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Clin Chem. 2007 May;53(5):874-81. Epub 2007 Mar 23.

Multiple biomarker use for detection of adverse events in patients presenting with symptoms suggestive of acute coronary syndrome.

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Department of Laboratory Medicine and Pathology, Hennepin County Medical Center, University of Minnesota School of Medicine, Minneapolis, MN, USA.



We investigated multiple biomarkers of various pathophysiologic pathways to determine their relationships with adverse outcomes in patients presenting with symptoms of acute coronary syndrome.


We obtained plasma specimens from 457 patients on admission and measured 7 biomarkers: myeloperoxidase (MPO), soluble CD40 ligand (CD40L), placental growth factor (PlGF), metalloproteinase-9 (MMP-9), high-sensitivity C-reactive protein (hsCRP), cardiac troponin I (cTnI), and N-terminal pro-B-type natriuretic peptide (NT-proBNP). We used the Modification of Diet in Renal Disease formula to calculate the estimated glomerular filtration rate (eGFR). Endpoints were cardiac events (myocardial infarction, percutaneous coronary intervention, coronary artery bypass graft, cardiac death) and all-cause mortality. We estimated cumulative event rates over a 4-month period with the Kaplan-Meier method and relative risk (RR) with the Cox proportional hazards model.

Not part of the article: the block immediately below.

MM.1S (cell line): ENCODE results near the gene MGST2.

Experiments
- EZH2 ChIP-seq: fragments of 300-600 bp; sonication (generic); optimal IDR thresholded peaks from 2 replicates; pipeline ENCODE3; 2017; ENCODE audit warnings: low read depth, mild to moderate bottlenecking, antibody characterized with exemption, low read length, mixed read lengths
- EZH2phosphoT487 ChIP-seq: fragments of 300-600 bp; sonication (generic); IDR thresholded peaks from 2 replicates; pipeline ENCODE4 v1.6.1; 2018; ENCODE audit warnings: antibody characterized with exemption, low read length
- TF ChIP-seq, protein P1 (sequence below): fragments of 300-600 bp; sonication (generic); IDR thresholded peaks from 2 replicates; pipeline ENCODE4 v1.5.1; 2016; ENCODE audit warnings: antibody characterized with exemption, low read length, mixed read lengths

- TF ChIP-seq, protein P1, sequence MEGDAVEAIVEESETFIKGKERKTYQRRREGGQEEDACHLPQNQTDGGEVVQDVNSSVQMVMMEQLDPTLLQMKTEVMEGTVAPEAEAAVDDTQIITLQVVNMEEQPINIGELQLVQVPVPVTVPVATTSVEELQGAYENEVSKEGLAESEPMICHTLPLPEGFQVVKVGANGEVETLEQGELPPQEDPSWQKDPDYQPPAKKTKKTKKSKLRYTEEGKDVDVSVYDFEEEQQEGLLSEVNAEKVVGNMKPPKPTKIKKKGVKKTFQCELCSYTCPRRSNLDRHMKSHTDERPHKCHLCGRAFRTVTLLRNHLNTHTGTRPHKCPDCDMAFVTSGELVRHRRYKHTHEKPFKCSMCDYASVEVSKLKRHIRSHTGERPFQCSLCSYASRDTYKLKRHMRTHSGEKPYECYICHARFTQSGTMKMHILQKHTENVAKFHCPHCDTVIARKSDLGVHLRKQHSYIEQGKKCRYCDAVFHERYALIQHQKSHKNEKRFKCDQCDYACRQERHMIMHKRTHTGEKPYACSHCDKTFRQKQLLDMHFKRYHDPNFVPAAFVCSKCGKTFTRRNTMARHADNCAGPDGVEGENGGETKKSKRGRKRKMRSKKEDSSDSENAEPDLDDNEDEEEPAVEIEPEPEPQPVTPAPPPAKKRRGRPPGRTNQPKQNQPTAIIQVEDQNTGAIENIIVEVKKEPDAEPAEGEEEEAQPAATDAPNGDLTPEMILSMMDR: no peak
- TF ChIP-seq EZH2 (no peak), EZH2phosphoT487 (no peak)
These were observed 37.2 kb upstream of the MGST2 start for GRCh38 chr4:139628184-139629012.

Patients with increased PlGF, NT-proBNP, hsCRP, or cTnI or decreased eGFR had 11% to 20% higher all-cause mortality rates than patients with concentrations within reference intervals: 20.4% (eGFR), 16.0% (PlGF), 15.8% (hsCRP), 12.7% (NT-proBNP), and 11.3% (cTnI; all P < or = 0.03). No differences in mortality rates were observed between those with increased vs normal concentrations of MPO, CD40L, or MMP-9. Decreased eGFR (RR 3.4, P = 0.004) and increased NT-proBNP (RR 7.9, P = 0.04) were independently predictive of mortality, and PlGF (RR 2.0, P = 0.08) approached significance. Patients with increased NT-proBNP (12.3%) or cTnI (33.8%) had higher cardiac event rates (each P <0.02), with increased MPO (11.1%) showing a trend (P = 0.09). Patients in whom both cTnI and MPO were increased had a cardiac event rate of 43%.


Multiple biomarkers that are likely indicative of different underlying pathophysiologic mechanisms are independently predictive of increased risk for adverse events in patients with acute coronary syndrome.

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